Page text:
“Incremental development” is a term you might’ve heard if you’ve been following Strong Towns for a little while. This concept refers to small-scale projects like updating downtown commercial spaces or renovating duplexes; the main thing is that these projects are led by individuals or teams of local residents, not huge companies.
So, encouraging and allowing incremental development is one of the single biggest things a city can do if it wants to become a strong town. Not only does this increase housing and small business options, it also puts power back into the hands of residents, allowing them to build wealth for their families and shape the future of their neighborhoods.
Today’s guest on The Bottom-Up Revolution podcast is Jenifer Acosta, a community revitalizer and incremental developer working in the Tri-Cities region of Michigan, near the shores of Lake Huron. Her focus is on adaptive reuse projects—taking historic structures like old bank and newspaper buildings and turning them into updated housing and commercial spaces. She finds that sweet spot between preserving history while also modernizing and allowing these old buildings to take on new life so they can last another hundred years, even as the needs of a community change.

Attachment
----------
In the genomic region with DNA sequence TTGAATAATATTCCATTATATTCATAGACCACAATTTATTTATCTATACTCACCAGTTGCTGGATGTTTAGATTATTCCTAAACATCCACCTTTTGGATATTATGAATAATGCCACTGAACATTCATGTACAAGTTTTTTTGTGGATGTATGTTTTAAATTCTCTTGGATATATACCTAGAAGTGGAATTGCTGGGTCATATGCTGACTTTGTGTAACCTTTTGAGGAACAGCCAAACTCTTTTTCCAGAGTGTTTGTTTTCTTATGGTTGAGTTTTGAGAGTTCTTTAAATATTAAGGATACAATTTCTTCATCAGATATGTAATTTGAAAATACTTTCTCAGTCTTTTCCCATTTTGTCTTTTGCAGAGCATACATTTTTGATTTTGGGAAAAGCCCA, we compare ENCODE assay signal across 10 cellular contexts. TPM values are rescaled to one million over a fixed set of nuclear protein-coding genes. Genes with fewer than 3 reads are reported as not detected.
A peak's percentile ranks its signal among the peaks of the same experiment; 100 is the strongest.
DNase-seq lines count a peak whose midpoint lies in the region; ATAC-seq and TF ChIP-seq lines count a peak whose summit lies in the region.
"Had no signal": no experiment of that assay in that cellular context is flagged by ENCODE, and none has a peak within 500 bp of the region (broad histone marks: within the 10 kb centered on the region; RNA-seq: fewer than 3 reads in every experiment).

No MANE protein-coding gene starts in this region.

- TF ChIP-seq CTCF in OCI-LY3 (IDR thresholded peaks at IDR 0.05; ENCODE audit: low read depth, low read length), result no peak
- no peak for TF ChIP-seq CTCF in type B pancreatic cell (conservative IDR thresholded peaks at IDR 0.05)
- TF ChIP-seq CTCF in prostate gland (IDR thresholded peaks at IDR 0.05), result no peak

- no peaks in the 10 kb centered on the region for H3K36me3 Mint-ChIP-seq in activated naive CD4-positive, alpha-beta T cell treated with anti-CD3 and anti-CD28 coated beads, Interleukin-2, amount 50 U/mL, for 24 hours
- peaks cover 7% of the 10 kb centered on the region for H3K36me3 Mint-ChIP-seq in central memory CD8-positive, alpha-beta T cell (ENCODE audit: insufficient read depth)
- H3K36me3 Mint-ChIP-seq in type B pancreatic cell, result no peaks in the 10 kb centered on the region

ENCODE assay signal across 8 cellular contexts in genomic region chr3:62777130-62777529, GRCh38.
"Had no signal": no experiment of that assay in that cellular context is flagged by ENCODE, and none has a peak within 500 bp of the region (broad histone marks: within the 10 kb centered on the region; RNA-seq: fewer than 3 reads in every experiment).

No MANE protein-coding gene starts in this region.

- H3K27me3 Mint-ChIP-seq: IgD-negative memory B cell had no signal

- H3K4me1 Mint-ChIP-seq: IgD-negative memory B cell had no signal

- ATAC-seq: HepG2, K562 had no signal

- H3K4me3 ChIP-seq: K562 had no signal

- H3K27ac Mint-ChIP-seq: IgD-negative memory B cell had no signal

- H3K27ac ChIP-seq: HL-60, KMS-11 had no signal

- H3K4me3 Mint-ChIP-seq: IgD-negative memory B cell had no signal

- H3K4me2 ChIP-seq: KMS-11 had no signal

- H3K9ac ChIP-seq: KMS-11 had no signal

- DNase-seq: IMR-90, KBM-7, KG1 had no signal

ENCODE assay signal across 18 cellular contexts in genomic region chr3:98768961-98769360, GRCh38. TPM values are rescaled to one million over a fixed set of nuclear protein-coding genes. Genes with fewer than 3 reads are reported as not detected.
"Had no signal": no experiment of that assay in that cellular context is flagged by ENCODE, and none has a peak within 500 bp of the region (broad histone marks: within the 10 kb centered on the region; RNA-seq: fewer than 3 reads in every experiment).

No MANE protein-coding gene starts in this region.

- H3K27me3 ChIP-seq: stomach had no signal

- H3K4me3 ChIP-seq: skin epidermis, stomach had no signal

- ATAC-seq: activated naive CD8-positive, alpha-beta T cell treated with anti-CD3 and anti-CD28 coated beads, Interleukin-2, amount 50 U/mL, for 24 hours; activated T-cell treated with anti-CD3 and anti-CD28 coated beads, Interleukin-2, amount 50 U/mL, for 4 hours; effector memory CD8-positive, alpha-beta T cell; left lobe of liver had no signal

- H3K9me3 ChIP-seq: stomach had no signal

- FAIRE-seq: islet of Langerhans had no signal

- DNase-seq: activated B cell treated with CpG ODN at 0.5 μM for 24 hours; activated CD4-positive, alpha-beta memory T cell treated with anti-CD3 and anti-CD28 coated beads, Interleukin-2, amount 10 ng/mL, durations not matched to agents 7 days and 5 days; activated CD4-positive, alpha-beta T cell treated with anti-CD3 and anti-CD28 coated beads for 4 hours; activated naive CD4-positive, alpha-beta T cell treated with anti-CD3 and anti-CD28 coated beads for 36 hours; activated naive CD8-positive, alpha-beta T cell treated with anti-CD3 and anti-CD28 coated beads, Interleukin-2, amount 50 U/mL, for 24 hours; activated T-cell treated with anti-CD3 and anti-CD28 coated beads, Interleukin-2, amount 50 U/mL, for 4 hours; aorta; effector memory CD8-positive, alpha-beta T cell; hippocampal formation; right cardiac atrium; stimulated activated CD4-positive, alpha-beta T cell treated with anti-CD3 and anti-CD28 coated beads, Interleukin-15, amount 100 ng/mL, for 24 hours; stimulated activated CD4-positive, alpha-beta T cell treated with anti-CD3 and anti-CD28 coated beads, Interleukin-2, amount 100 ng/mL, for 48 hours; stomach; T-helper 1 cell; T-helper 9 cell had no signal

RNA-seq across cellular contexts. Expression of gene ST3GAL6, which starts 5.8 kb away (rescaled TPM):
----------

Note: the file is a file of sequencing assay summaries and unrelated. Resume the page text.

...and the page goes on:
Acosta is particularly driven by a desire to create more rental and multifamily housing opportunities in a region that is mostly dominated by single family homes. She is also on the faculty of the Incremental Development Alliance, where she helps train other small-scale developers across the continent.
In this interview with Rachel Quednau, Acosta talks especially about her experience being a woman in a male-dominated industry—how she has found fellow female developers, built a support system, and persevered even when people in the industry didn’t always welcome her.